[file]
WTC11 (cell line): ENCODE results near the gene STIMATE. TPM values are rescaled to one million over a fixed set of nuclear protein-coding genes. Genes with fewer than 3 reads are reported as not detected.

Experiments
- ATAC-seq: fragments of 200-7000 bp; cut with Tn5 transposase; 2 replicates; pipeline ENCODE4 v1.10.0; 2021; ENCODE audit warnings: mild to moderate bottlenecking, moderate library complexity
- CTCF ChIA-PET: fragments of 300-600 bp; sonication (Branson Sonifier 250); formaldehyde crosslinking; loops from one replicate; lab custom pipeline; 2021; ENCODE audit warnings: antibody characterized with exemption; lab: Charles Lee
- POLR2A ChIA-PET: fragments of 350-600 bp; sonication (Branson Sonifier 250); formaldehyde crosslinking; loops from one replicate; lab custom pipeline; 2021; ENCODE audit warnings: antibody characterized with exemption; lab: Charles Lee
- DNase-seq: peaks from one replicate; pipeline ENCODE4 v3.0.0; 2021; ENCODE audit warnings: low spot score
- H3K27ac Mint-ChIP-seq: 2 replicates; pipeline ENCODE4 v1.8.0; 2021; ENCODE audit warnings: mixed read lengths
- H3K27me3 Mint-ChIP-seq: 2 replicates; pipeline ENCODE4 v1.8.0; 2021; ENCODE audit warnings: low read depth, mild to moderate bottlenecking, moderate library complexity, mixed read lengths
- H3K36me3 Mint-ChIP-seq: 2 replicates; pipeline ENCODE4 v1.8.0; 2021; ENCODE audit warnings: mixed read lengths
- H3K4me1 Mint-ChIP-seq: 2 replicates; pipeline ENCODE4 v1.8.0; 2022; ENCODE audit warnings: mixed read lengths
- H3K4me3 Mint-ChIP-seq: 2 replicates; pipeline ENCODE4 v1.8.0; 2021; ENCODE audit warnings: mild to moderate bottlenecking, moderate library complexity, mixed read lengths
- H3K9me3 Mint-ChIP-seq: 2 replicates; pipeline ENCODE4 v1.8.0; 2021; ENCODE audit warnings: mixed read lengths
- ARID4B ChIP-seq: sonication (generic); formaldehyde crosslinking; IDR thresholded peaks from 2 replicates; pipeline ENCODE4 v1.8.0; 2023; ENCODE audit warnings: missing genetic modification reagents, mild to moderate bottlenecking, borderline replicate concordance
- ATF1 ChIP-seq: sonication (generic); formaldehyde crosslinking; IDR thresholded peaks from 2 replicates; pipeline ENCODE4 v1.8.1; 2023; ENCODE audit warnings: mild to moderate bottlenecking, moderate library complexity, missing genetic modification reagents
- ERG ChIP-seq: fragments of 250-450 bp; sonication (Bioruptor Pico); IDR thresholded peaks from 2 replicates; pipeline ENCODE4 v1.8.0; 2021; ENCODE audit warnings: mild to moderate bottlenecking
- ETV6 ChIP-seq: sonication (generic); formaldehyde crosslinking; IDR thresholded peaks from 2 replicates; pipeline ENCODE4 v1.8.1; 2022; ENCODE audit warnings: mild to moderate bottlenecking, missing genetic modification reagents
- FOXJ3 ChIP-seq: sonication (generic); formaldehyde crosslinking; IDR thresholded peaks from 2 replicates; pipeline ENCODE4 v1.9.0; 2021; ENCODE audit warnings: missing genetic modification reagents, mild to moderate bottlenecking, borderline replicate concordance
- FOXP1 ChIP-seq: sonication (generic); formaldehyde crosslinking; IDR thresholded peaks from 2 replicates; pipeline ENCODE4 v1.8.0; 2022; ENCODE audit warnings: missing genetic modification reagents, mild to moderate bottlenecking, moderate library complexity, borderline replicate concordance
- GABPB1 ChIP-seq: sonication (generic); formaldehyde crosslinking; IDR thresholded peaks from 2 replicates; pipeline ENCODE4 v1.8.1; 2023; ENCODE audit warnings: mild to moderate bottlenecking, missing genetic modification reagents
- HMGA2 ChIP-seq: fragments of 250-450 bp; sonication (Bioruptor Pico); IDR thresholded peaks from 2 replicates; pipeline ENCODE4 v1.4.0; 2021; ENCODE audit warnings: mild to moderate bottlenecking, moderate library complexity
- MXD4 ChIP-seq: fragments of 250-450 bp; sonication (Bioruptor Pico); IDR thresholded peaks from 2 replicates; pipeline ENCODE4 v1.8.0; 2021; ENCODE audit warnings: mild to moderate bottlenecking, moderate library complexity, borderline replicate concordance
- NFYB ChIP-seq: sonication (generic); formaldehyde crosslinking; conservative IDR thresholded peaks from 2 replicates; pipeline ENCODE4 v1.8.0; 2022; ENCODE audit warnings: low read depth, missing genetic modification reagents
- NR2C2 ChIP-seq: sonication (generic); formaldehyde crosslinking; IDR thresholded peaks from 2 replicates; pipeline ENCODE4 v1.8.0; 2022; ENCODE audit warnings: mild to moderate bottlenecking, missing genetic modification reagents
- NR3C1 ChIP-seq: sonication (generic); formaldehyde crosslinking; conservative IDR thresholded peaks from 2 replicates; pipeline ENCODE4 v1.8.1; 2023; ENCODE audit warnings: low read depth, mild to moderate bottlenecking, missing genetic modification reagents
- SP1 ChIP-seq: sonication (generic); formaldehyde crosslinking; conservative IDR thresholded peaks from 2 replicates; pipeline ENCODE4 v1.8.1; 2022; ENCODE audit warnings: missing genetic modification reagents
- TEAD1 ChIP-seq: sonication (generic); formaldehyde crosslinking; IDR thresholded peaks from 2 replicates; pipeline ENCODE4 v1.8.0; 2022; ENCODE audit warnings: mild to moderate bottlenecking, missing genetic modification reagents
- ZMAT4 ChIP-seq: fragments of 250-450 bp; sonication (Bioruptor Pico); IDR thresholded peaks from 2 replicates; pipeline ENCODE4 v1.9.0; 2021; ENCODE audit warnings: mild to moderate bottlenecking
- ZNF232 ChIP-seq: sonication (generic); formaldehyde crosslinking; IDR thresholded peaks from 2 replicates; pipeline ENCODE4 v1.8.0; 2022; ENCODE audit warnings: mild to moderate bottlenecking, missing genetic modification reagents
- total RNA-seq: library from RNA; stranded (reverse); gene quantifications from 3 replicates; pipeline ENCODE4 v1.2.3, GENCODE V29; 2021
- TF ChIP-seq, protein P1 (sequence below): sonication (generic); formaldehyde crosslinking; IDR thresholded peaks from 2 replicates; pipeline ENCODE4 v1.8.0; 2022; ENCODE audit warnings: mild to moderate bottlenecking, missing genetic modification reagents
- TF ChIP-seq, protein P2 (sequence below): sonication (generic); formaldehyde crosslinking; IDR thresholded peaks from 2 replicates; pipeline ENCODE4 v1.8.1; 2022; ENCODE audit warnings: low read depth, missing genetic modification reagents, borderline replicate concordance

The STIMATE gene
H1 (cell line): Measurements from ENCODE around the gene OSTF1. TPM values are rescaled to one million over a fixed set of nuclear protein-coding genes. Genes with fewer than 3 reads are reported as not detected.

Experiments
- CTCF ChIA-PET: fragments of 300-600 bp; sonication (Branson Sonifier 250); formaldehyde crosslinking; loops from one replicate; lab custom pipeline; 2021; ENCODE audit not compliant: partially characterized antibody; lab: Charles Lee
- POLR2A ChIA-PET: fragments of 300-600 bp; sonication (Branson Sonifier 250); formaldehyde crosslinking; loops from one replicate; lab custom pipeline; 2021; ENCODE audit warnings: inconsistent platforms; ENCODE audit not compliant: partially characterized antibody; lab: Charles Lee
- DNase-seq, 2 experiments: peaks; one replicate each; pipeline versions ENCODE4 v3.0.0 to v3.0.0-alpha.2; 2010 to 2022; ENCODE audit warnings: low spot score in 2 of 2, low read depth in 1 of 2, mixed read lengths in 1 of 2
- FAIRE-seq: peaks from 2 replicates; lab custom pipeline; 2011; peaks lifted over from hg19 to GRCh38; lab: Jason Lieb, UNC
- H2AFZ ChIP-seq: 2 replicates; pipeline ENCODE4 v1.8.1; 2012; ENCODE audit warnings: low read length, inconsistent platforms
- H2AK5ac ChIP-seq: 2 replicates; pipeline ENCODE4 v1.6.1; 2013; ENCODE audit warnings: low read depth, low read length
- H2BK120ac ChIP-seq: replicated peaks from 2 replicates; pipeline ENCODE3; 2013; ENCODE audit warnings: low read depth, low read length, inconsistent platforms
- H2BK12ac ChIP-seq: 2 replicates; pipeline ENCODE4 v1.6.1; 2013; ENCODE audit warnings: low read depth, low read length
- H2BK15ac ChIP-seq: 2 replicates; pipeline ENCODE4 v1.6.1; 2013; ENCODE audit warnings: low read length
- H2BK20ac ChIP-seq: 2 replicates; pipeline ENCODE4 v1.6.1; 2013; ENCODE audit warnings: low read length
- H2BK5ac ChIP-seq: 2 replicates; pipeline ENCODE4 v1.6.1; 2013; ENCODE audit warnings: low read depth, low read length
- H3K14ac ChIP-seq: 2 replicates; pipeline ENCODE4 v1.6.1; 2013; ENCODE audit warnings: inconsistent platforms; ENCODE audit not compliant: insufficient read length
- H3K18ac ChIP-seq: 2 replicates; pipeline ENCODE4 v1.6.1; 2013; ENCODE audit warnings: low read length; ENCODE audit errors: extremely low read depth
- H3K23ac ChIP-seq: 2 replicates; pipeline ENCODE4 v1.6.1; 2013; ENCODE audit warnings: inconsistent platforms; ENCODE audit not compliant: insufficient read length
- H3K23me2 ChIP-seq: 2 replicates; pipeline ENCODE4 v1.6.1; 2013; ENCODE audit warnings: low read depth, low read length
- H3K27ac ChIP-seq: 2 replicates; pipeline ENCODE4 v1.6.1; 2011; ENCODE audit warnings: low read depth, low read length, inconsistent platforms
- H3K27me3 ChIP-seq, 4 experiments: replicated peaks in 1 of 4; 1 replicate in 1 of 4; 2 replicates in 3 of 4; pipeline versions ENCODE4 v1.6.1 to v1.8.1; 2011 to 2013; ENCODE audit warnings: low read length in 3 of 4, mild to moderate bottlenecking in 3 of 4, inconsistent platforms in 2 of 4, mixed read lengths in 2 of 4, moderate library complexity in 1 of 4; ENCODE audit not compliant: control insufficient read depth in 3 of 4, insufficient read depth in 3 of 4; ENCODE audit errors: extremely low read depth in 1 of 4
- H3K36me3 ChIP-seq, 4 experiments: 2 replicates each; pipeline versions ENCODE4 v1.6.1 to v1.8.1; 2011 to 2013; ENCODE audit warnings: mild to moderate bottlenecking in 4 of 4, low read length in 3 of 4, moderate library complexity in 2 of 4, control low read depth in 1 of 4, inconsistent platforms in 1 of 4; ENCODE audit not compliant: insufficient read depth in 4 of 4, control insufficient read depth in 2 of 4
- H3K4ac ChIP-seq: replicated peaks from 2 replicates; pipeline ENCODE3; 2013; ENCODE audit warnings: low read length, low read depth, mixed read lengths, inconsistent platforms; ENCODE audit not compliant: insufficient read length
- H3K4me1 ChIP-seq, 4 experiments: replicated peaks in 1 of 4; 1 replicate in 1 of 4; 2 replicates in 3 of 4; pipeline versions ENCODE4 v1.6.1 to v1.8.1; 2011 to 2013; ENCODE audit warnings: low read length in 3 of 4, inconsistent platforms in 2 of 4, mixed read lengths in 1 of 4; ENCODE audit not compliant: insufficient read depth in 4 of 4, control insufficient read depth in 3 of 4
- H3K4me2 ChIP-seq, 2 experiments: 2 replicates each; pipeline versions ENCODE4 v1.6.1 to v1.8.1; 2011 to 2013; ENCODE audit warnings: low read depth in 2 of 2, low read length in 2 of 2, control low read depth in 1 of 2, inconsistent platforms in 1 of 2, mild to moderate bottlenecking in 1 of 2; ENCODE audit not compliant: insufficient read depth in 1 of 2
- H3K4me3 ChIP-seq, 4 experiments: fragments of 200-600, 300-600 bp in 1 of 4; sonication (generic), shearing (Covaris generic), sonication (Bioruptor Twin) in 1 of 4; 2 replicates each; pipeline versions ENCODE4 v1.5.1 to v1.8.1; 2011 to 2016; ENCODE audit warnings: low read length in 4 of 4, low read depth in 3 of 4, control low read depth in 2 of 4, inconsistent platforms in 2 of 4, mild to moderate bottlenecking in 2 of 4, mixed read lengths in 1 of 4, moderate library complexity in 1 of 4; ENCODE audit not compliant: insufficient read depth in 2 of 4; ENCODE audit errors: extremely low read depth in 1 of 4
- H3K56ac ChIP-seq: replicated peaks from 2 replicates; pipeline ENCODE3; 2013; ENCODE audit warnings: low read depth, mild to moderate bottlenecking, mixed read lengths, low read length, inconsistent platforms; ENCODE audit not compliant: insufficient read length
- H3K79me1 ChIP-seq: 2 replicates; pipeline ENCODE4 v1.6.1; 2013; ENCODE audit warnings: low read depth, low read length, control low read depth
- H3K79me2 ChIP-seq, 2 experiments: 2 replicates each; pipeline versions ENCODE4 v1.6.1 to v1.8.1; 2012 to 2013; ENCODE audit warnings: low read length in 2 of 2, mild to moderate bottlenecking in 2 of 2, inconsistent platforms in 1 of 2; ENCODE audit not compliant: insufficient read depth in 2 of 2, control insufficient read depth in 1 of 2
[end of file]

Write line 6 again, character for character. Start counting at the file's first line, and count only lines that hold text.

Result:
- DNase-seq: peaks from one replicate; pipeline ENCODE4 v3.0.0; 2021; ENCODE audit warnings: low spot score